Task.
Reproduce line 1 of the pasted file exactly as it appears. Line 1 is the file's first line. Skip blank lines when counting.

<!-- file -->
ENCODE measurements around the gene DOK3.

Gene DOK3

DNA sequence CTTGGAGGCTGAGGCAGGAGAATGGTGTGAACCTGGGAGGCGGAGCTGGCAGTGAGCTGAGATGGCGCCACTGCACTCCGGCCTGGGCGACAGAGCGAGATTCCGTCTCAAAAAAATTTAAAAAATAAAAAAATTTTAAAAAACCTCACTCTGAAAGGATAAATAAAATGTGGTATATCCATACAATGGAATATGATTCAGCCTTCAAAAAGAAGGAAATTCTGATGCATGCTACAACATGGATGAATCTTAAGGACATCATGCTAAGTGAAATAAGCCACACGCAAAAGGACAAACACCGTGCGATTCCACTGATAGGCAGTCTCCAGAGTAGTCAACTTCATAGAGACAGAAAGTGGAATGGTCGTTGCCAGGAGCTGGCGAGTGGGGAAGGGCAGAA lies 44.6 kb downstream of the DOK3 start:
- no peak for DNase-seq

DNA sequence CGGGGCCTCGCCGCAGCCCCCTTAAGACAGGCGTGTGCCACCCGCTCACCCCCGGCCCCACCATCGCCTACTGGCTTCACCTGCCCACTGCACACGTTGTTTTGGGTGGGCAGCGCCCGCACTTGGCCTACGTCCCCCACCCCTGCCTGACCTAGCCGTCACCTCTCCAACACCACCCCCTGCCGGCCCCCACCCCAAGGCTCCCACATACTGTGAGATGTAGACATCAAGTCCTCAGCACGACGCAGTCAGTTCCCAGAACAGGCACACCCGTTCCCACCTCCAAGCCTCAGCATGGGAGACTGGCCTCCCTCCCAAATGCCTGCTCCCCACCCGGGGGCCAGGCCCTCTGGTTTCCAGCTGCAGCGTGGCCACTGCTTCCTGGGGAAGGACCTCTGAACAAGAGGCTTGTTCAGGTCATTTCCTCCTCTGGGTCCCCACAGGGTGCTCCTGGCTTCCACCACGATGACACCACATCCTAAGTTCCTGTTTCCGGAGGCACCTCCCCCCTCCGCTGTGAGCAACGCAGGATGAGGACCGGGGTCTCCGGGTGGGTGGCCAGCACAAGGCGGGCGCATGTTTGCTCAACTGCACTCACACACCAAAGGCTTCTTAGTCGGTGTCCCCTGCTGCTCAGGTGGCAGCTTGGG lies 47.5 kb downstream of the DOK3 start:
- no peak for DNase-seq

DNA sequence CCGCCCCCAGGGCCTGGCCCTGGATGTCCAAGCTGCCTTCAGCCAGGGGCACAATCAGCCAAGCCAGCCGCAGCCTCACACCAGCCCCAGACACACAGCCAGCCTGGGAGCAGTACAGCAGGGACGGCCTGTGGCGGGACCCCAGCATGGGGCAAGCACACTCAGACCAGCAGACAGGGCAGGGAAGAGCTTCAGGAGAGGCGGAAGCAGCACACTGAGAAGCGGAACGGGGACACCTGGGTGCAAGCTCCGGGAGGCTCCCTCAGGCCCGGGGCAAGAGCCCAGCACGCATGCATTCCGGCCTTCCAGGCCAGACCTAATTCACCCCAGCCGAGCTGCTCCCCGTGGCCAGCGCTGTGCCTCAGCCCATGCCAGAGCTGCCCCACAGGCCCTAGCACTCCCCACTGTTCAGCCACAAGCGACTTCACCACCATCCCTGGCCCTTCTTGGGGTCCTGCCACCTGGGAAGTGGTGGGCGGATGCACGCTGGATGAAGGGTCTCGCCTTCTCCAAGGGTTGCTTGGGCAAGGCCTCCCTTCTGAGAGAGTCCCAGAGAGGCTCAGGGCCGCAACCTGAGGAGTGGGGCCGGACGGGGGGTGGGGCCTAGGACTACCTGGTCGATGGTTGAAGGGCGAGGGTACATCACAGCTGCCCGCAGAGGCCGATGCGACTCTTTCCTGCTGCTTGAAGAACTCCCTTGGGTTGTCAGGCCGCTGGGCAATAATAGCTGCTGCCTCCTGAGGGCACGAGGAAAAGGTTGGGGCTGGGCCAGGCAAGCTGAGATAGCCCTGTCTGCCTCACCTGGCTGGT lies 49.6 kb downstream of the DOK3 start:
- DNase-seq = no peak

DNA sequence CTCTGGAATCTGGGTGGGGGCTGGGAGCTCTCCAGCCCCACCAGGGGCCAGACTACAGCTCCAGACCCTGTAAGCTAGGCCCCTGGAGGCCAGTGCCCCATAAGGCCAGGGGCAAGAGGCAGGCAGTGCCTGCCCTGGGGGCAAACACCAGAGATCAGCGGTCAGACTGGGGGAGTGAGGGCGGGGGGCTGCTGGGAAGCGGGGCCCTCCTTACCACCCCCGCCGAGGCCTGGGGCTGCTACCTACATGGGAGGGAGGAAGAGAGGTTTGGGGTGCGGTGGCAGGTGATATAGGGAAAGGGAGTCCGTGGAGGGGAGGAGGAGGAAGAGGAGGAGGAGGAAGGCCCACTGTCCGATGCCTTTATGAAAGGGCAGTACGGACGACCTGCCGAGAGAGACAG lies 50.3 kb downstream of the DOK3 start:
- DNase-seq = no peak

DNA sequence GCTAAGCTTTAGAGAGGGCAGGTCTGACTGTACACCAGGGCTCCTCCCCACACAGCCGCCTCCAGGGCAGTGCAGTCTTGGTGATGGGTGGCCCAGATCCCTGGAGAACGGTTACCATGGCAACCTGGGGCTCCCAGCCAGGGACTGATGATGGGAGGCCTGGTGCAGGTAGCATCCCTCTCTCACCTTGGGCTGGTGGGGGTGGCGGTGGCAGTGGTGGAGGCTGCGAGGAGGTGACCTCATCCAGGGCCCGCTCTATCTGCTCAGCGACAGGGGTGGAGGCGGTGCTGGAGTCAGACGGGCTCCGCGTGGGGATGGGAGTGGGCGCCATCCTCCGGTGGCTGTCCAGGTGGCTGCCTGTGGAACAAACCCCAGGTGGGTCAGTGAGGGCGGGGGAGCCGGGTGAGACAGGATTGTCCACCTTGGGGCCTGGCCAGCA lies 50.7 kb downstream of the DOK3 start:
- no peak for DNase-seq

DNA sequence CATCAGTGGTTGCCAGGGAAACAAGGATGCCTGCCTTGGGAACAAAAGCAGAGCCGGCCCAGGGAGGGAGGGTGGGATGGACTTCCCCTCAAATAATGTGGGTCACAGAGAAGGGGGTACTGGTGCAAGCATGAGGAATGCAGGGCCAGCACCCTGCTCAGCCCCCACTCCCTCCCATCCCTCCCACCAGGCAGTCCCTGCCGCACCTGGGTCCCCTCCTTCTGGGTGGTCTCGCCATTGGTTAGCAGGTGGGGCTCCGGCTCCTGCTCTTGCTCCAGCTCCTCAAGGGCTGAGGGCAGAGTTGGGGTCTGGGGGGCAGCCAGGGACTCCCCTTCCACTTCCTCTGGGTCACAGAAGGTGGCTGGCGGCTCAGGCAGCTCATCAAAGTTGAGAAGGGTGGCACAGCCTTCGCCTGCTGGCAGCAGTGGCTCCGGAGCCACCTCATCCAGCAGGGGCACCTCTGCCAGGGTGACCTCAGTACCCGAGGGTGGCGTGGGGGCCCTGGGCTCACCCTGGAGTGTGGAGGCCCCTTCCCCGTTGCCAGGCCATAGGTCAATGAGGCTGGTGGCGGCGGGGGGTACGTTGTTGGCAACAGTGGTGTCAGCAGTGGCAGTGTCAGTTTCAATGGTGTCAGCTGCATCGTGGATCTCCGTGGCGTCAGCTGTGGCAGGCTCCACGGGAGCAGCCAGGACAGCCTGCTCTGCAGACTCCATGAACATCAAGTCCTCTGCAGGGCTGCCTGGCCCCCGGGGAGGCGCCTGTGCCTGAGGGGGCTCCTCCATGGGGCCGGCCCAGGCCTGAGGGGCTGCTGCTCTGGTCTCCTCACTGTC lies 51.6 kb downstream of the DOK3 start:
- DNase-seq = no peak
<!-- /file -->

ENCODE measurements around the gene DOK3.